The euro held firm near a three-week high versus the dollar on Thursday, as investors turned their attention to the European Central Bank’s policy meeting later in the day, and as the greenback was dragged down by a drop in U.S. bond yields.
The euro has been the main focus for traders this week after Italian Prime Minister Matteo Renzi said he will resign after suffering a stinging defeat in a referendum on constitutional reform.
After initially dropping on the weekend news, the euro rallied strongly on Monday and has since held below three-week highs against the dollar as investors wait on the ECB.
The ECB is expected to announce a six-month extension to its quantitative easing program on Thursday, while keeping the size of asset purchases unchanged at 80 billion euros, according to a majority of economists polled by Reuters.
Emphasizing abundant risk, including from forthcoming elections in Europe, ECB President Mario Draghi is expected to argue that premature tapering – or slowly ending – bond-buying could abort a still timid recovery, unraveling the impact of the buys.
The euro edged up 0.2 percent to $1.0769 after gaining 0.3 percent on Wednesday. It was trading within sight of Monday’s peak of $1.0797, its highest level since Nov. 15.
On Monday, the euro had initially slumped to $1.0505, its lowest since March 2015 in a knee-jerk reaction to the outcome of the Italian referendum.
It then quickly rebounded as a worst-case political scenario for Rome appeared to have been averted for the time being.
After Renzi’s resignation, most parliamentary factions pushed for an early election in a few months’ time.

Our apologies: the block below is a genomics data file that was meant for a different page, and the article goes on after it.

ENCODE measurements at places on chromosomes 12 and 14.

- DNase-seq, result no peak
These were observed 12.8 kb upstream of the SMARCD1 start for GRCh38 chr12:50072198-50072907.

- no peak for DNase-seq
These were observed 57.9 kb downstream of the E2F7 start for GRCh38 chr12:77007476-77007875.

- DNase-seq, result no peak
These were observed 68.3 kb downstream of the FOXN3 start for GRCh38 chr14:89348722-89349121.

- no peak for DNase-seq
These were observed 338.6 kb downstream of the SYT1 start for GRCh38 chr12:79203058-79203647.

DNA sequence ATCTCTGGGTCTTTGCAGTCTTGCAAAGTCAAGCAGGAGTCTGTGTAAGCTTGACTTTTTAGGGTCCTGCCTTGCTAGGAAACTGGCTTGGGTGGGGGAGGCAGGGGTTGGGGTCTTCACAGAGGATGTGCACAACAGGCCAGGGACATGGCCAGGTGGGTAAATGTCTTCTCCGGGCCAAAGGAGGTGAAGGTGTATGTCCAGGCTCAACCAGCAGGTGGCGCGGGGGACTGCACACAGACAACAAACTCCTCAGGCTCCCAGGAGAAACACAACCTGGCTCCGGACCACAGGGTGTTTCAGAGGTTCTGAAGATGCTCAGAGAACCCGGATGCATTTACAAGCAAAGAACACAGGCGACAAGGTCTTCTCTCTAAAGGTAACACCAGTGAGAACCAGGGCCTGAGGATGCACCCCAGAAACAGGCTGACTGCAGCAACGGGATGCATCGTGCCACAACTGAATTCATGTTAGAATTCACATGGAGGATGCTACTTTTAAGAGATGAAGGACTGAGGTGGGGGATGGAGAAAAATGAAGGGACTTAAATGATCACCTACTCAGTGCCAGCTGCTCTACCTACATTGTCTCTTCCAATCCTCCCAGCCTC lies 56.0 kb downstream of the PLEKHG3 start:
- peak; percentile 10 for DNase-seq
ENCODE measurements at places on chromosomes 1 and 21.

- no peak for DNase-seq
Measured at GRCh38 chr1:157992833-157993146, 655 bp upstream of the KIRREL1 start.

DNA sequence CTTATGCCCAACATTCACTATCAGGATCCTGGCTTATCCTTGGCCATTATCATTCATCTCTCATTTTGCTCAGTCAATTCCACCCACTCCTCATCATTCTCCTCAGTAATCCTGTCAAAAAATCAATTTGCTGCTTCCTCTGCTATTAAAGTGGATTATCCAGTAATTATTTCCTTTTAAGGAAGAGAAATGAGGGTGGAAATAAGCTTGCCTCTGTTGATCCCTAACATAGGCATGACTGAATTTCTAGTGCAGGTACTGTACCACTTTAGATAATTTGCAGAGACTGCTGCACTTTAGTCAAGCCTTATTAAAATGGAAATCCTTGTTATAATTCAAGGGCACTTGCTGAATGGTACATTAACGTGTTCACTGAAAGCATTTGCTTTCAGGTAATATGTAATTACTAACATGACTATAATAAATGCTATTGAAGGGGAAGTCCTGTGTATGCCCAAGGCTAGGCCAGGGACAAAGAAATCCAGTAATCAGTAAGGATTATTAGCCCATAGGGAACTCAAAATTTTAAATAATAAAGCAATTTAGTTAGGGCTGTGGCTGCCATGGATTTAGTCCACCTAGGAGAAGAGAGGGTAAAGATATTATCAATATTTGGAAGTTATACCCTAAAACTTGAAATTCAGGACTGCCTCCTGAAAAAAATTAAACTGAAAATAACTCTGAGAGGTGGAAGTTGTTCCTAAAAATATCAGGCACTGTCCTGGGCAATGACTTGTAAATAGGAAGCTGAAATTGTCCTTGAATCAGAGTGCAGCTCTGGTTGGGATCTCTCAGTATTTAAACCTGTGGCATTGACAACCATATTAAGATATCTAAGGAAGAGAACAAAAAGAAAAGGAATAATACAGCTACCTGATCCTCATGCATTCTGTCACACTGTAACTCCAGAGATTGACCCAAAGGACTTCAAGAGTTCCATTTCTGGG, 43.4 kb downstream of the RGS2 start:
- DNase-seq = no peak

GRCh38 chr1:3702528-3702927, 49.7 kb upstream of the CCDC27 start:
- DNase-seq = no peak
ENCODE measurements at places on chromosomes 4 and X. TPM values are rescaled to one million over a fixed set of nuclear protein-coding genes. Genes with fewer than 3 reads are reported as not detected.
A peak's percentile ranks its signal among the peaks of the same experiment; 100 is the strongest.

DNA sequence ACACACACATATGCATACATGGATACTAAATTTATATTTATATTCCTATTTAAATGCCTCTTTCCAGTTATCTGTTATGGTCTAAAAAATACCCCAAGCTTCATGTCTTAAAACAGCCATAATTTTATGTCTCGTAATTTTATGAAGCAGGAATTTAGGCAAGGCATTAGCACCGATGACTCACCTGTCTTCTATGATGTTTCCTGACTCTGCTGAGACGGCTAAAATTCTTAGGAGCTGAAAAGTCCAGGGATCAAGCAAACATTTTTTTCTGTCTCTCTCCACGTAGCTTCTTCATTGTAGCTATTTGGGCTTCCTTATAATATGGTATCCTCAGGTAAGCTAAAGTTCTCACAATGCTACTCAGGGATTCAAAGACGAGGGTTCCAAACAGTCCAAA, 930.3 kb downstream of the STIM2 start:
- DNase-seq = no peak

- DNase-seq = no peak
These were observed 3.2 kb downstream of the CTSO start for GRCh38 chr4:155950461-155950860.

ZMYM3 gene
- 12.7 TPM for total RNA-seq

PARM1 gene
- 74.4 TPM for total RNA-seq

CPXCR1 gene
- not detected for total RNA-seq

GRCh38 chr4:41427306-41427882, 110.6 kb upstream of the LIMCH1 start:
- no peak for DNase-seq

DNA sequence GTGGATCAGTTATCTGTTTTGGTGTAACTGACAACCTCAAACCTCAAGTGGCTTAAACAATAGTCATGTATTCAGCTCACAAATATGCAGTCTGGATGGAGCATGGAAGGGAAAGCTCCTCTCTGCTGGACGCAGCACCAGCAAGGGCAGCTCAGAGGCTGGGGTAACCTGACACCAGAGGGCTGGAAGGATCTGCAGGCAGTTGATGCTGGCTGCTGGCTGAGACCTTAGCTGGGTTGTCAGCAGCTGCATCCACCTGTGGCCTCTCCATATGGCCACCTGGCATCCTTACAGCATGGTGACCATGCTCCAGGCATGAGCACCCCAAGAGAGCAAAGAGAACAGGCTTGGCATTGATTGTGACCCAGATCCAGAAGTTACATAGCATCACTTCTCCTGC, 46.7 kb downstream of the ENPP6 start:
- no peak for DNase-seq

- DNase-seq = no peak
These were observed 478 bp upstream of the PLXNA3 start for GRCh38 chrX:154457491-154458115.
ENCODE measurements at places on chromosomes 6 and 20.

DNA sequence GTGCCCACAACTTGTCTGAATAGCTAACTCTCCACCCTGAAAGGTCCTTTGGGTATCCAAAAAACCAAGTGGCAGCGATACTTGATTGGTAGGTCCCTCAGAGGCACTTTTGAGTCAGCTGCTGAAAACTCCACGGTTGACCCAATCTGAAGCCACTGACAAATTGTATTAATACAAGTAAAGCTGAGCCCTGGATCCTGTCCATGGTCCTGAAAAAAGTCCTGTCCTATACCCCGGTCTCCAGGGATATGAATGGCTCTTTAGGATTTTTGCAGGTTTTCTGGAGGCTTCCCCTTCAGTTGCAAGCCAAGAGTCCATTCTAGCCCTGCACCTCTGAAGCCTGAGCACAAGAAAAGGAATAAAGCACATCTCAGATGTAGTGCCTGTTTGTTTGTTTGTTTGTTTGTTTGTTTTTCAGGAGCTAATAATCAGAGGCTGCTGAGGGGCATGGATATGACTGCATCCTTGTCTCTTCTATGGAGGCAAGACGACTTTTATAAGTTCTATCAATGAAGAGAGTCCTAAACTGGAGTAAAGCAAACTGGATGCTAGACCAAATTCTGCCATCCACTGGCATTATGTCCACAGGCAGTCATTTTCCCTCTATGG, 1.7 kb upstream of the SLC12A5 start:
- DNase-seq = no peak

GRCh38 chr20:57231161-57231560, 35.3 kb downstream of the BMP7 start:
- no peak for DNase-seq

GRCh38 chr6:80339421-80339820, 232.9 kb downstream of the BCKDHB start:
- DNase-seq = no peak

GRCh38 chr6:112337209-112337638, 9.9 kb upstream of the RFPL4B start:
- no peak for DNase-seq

While the market remains concerned about the risk of an early election being called in Italy, the focus at the minute was on the ECB meeting, said Shinichiro Kadota, senior FX strategist for Barclays in Tokyo.
“The market is concerned about that risk,” Kadota said, referring to the possibility of an early election.
“I think the market will reassess the situation after seeing what comes out of the ECB,” he added.
The dollar index, which measures the greenback against a basket of six major currencies, stood at 100.09, down from Wednesday’s intraday high of 100.60.
On Wednesday, the dollar index had slipped by about 0.2 percent as U.S. bond yields slipped back.
The dollar eased 0.1 percent versus the yen to 113.62 yen.
There was limited reaction to a downward revision to Japan’s July-September gross domestic product (GDP) data, which showed lower than expected growth of 0.3 percent quarter-on-quarter, compared to market expectations for 0.6 percent growth.
In late November, the dollar index had set a 13-1/2 year high of 102.05, having rallied as U.S. bond yields surged on expectations of higher fiscal spending and a faster pace of Federal Reserve monetary tightening under President-elect Donald Trump.